My on-farm, organic, specialist cheesemaking business cannot receive assistance from the SW Recovery Fund.This fund is administered under EU rules and the EU rules guide the giving of aid by defining 'sectors'.
The 'Transport' and 'Primary Agriculture' sectors are excluded from receiving the aid.
Because my friend fattens his own pigs and subsequently butchers them himself and sells the meat himself, he is classified under 'primary agriculture'. If he bought in the slaughtered pigs from elsewhere and sold them, he would qualify for aid. It doesn't matter that his farm income comes almost exclusively from selling meat direct to the public, like a shop with a top farm assurance supply, he is classified under 'primary agriculture'.Similarly with us. Because we raise the sheep ourselves, milk them ourselves and make our cheese exclusively from our own production of milk, we are classified under 'primary agriculture'.
It doesn't matter that we sell most of the cheese ourselves from the local pannier markets, from the farm direct to customers or by mail order.
If we bought in someone else's cheese and sold only 10% of our own, it would be different. Similarly, if we provided agricultural services - like our silage contractor, or the AI man, we would be eligible for assistance!
Words fail me.
Both our friends' business and ours are what we are told the government wants farm businesses to be. We know that they are what our customers want.But we can't expand and contract at short notice like a merchant trader or professional consultant -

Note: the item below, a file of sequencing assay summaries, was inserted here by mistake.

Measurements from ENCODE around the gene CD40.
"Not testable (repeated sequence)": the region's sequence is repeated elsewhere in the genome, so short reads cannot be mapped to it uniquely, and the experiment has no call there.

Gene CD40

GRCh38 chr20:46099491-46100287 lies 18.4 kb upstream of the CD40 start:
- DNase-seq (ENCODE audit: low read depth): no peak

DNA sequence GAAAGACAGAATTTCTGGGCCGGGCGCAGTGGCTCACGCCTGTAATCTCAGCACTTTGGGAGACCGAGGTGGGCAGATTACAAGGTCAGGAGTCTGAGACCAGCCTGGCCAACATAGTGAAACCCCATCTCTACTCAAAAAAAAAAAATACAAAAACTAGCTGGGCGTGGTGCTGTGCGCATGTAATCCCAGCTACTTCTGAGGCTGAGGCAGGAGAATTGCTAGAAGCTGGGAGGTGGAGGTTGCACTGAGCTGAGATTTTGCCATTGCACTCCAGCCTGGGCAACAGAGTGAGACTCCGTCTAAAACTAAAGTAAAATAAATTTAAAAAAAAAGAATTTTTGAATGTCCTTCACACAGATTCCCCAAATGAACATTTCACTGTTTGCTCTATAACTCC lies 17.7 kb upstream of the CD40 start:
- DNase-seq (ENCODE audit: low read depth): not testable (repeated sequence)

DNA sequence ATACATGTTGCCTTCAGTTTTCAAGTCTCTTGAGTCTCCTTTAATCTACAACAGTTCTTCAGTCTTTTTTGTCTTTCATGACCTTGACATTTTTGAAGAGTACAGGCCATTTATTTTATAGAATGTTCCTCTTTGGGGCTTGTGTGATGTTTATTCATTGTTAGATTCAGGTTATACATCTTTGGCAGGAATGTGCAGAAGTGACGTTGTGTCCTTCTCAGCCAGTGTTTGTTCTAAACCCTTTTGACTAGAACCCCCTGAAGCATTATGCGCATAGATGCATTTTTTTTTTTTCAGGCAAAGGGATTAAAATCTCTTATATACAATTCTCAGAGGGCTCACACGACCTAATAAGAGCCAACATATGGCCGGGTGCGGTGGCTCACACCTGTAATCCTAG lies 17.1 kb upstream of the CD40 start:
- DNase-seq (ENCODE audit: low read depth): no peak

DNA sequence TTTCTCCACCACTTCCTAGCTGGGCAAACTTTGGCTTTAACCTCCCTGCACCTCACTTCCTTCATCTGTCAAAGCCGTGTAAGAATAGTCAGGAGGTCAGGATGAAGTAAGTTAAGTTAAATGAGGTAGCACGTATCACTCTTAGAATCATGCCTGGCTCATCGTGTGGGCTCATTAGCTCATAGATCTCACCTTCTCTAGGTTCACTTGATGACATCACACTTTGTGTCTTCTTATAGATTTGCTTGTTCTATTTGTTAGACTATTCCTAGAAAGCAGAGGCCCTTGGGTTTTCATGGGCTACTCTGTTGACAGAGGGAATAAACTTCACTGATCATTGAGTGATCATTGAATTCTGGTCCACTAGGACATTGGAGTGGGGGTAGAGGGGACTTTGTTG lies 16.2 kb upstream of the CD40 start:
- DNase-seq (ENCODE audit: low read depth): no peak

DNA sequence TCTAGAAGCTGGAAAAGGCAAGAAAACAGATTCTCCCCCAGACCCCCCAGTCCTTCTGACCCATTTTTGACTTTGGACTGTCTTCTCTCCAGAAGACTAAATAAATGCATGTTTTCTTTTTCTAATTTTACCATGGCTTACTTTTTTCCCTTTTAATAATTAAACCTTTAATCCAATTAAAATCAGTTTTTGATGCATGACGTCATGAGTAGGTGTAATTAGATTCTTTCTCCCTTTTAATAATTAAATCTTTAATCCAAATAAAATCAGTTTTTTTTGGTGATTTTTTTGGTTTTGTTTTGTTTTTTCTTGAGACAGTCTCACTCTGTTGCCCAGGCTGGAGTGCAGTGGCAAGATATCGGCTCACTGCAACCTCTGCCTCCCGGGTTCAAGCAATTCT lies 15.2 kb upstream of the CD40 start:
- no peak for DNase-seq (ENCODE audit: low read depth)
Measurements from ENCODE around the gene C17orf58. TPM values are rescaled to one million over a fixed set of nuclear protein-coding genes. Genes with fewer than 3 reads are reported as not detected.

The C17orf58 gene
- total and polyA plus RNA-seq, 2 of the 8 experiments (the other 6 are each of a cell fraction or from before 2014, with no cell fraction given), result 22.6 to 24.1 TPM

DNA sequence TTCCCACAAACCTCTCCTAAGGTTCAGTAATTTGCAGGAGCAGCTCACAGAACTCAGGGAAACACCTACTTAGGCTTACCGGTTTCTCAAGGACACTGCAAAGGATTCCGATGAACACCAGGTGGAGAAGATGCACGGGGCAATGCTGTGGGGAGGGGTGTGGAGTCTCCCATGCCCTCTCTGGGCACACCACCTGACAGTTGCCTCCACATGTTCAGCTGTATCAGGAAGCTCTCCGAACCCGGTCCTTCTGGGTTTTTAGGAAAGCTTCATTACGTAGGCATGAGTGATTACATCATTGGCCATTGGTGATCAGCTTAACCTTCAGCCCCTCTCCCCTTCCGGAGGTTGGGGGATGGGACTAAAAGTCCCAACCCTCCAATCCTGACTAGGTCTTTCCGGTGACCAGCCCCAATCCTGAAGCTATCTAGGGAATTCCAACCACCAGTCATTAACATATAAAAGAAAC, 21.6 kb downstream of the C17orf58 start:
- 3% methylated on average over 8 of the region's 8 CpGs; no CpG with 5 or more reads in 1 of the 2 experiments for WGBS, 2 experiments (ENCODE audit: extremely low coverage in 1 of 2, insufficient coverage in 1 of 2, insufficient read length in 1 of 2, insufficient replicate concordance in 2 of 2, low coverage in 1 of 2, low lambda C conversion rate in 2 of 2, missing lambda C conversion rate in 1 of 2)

and we have been tied hand and foot by government policy. We have been starved and squeezed and injured.And now we find that we aren't small businesses that can be helped recover, unlike all the other businesses which to some extent benefit from our efforts, like hotels, B &Bs, self catering caravan keepers, agricultural engineers, feed merchants - and of course the damned Business Advisors who administer the Fund - who can't find out what the fundamental rules are before they have gone out on their visits, written their reports and collected their fees...
To give him credit, the chap who telephoned was evidently equally incensed about the situation and encouraged me to take it up with my MP and MEP... I will of course, if I can find time - and I won't wonder why our Ministers of Double speak haven't done anything about this yet.
It all helps the 'multiples' build up their 'market share' after all - and helps get rid of the small independent farms and food producers.
Every man in the street 'knows' how much farmers have been 'compensated for foot and mouth'.
The truth is completely different.A lot of farms had their animal compulsorily purchased by the State and killed - thereby bringing their businesses to a complete halt. Most have been hamstrung by restrictions and loaded with costs - and when it comes to the recovery aid, farms, unlike other Rural businesses are, in fact, excluded from the little compensation that is available.
Now I'll go and feed last year's [no longer lambs] whethers which are eating-up the grass with this years lambs in Higher Homer Meadow.
With best wishes,
(Added later) I should add a caveat to my earlier email. I should have made it clearer that I was passing on what
I have been told by the local officials administering the Business Recovery Fund. This doesn't necessarily mean that EU rules really dictate that it is impossible to allocate Recovery Fund assistance to farms - 'primary agriculture' - or that food businesses like ours must be classified as 'primary agriculture'.[We hear on the grapevine that a farm B&B business has been given a grant. Why is that business not 'primary agriculture' if cheesemaking and retailing is 'primary agriculture'?]